When the need to take leave is unforeseeable, the employee is required to provide the supervisor with notice of the need for leave as soon as practicable. This means, generally, that notice is provided within one or two business days of when the employee becomes aware of the need for leave. The timing of the notice is dependent upon the nature of the circumstances that cause the need for leave.
The notice may be provided in person, by telephone, telegraph, fax, or other electronic means. There may be circumstances in which the employee is incapable of providing notice personally. For example, the employee may be unconscious in the hospital. When this occurs, a representative of the employee, spouse, adult family member, doctor, attorney, etc., may provide the initial notice of the need for leave to the supervisor.
Protection from Discrimination
A supervisor may not take any adverse action or otherwise discriminate against an employee or prospective employee who has taken FMLA leave.
A supervisor may not interfere with any rights provided by FMLA, including:
- Refusing to authorize FMLA leave
- Discouraging an employee from using FMLA leave
- Changing the essential functions of the employee’s job to preclude the taking of FMLA leave
- Reducing hours of work to avoid employee eligibility
A supervisor may not discharge or discriminate against any person (whether or not an employee) because that person has:
- Opposed or complained about any unlawful practice under the Act
- Filed a charge, or has instituted (or caused to be instituted) any proceeding under or related to the Act
- Given, or is about to give, any information in connection with an inquiry or proceeding relating to a right under the Act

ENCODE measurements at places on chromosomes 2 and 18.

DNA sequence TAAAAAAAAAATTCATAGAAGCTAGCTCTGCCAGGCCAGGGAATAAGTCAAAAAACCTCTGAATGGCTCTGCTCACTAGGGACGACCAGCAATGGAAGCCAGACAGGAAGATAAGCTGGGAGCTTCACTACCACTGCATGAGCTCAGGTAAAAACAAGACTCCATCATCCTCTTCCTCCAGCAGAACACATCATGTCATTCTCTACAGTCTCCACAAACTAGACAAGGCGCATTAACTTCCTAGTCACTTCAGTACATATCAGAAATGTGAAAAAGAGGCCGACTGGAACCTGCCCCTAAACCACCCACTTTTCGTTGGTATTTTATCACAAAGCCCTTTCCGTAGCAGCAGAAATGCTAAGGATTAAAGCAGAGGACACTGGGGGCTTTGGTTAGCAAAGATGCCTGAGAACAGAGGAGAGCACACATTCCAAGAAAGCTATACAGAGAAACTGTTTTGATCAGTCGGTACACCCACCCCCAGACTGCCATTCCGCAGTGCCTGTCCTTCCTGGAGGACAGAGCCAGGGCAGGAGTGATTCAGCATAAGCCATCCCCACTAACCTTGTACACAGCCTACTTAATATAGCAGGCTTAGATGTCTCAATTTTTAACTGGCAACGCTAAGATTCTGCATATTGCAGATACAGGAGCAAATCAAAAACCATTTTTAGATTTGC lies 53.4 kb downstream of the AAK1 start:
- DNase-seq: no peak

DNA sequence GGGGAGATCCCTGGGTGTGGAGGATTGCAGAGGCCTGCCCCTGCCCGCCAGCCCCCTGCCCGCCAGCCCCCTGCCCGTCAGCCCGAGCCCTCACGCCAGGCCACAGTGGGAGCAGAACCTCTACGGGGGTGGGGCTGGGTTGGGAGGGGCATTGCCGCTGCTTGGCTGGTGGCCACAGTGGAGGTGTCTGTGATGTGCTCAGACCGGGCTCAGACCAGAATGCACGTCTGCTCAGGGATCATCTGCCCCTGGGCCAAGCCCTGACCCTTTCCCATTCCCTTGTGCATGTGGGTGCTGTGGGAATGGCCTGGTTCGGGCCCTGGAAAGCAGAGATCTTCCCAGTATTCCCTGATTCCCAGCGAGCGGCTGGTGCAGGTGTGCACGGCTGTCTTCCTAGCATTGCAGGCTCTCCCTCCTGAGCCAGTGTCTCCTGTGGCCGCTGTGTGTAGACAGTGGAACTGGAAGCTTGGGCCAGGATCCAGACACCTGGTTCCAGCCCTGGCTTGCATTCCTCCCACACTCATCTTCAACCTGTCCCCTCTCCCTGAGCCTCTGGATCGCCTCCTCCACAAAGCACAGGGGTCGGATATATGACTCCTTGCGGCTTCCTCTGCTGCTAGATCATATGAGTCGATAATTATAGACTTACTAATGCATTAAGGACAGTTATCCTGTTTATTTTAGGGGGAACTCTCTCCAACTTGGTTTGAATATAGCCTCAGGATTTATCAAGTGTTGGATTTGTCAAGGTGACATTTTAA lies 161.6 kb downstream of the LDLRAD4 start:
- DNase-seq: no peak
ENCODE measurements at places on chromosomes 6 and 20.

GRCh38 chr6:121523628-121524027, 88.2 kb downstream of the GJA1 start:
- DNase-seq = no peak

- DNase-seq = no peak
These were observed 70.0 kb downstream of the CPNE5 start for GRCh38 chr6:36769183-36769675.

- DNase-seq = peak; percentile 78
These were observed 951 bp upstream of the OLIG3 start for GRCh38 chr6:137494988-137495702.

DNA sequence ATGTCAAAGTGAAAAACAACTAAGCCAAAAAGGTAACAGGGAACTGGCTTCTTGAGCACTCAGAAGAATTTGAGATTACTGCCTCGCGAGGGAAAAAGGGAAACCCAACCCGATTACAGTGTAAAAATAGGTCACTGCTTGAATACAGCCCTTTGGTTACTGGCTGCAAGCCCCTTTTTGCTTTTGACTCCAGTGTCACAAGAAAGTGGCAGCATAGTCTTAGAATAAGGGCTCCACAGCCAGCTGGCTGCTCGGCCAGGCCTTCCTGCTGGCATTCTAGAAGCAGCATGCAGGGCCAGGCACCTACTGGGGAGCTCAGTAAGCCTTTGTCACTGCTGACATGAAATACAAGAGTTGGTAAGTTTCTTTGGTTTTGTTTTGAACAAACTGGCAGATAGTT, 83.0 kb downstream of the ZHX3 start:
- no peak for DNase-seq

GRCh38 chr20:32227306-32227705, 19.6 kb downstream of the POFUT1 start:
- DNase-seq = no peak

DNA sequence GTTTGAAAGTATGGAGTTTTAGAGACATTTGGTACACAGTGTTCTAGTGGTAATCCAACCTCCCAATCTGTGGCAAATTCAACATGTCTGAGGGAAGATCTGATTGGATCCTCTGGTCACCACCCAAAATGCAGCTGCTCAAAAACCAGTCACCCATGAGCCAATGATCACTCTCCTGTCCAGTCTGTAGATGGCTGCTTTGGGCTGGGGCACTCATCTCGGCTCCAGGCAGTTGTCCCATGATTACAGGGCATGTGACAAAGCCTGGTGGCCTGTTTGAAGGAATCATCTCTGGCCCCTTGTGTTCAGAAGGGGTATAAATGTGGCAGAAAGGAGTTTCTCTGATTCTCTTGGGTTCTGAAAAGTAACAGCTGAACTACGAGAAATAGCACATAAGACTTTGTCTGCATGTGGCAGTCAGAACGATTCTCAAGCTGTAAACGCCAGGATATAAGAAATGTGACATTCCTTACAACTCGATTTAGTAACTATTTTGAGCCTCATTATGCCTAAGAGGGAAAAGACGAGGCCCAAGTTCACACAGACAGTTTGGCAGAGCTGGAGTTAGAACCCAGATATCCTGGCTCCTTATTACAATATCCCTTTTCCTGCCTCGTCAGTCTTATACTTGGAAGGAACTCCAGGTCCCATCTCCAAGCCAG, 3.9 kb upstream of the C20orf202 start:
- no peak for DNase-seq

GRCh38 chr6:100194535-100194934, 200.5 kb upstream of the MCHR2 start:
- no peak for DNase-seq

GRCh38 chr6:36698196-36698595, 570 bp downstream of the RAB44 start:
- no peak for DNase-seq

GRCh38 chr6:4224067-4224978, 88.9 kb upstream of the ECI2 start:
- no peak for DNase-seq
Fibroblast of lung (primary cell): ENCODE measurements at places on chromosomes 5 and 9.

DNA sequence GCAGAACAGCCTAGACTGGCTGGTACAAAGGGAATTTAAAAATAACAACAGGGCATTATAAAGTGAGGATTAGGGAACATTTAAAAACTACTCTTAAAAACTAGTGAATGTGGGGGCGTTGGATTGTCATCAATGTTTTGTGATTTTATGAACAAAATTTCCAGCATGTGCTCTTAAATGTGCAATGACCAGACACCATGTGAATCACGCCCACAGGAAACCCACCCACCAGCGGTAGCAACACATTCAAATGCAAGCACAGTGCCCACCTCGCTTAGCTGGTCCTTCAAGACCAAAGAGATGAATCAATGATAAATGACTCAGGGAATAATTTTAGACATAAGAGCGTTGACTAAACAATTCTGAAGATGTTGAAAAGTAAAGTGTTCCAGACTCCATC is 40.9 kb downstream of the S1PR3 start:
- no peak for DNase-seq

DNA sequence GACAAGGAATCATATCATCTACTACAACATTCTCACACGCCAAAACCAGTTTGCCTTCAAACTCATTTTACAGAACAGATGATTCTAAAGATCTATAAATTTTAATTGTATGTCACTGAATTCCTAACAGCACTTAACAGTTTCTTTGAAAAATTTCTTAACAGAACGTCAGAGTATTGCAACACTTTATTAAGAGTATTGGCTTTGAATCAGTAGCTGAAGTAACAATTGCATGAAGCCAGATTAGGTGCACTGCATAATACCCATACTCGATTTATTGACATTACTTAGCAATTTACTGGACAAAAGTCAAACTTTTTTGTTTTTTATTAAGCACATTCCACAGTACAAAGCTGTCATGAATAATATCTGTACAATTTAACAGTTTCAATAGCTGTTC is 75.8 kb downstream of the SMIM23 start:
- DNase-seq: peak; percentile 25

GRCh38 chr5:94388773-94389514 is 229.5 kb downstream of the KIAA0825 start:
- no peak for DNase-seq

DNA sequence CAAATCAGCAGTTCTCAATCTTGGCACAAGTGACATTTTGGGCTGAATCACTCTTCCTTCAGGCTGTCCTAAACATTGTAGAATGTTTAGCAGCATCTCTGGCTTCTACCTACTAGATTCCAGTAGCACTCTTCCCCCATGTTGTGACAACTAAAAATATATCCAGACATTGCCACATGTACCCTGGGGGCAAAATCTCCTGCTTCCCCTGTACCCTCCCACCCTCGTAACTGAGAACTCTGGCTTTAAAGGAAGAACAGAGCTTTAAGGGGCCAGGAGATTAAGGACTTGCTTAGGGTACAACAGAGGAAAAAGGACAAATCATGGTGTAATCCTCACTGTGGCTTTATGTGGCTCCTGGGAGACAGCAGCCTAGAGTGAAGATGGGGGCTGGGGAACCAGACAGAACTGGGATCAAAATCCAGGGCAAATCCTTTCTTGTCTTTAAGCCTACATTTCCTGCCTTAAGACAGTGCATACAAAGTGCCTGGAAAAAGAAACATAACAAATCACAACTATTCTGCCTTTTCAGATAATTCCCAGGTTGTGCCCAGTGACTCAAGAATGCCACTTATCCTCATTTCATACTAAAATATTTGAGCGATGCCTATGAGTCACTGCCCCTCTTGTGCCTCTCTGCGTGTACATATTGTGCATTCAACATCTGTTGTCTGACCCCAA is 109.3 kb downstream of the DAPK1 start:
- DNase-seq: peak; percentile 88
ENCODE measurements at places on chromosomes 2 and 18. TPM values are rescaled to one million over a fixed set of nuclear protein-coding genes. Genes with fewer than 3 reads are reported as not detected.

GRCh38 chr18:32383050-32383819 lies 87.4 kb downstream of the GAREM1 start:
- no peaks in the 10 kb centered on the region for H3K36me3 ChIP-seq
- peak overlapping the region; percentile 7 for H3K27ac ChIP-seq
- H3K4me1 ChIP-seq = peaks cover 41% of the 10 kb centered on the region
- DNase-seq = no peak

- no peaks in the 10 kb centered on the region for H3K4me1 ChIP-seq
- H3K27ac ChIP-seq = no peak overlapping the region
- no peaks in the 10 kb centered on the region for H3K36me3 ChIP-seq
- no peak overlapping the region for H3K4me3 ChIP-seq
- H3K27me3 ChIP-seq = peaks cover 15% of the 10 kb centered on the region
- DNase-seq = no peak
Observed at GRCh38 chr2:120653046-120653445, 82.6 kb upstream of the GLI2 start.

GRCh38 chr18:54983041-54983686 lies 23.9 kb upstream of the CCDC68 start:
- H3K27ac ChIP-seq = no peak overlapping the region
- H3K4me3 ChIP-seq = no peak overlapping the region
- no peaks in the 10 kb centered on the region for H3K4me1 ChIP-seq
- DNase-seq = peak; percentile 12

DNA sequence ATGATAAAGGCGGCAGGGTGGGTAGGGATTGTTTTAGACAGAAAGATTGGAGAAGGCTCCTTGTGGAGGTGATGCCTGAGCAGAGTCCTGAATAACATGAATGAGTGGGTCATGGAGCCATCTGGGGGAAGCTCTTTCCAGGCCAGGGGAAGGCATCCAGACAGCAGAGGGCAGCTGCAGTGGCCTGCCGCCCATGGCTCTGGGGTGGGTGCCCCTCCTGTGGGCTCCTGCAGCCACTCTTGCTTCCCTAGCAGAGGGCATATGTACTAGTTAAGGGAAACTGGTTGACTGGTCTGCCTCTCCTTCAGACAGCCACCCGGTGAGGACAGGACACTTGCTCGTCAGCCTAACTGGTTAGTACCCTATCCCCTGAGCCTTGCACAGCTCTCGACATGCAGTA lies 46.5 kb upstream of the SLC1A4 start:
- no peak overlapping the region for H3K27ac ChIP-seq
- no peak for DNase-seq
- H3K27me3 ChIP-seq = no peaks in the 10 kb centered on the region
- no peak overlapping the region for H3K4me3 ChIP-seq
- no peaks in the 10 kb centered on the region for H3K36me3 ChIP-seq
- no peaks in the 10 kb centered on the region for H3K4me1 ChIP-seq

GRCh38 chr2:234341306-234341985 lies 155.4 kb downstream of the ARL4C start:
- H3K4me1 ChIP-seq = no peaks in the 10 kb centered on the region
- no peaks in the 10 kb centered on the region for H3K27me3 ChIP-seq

- Testified, or is about to testify, in any inquiry or proceeding relating to a right under the Act
- Used FMLA leave
Rights & Benefits of FMLA-eligible employees
FMLA allows employees to balance their work and family life by taking reasonable unpaid leave for certain family and medical reasons. The FMLA seeks to accomplish this in a manner that accommodates the legitimate interests of employers, and minimizes the potential for employment discrimination on the basis of gender, while promoting equal employment opportunity for men and women.
The following is a list of your rights and benefits as an eligible FMLA employee:
- 12 weeks of unpaid FMLA leave in a 12-month period
- Continuation of group health benefits during FMLA leave
- Restoration to the same or an equivalent job upon return to work
- Retention of accrued benefits
- Protection from discrimination as a result of taking FMLA leave
Note: A supervisor may not take any adverse action against an employee for taking FMLA leave; however, any personnel action/decision that would have happened if the employee had continued in a work status, may happen while the employee is on FMLA leave.
More information concerning your FMLA rights and benefits, go to www.dol.gov/whd/fmla.
An eligible employee is defined as any employee (including part-time and temporary) of the University System of Georgia, who has been employed by the University System of Georgia for at least twelve (12) months total (not necessarily the last twelve (12) months), and worked at least 1,250 hours during the twelve (12) month period immediately preceding the leave.
Leave as defined by the Family and Medical Leave Act that allows the employees excused absences from their workplace due to: the birth or legal adoption of a child, the employee’s own serious health condition, the serious health condition of a member of the employee’s immediate family, leave due to a call to active duty or caregiver leave to care for a family member in the armed services who is recovering from an injury.
Child, Spouse or Parent, but not in-laws.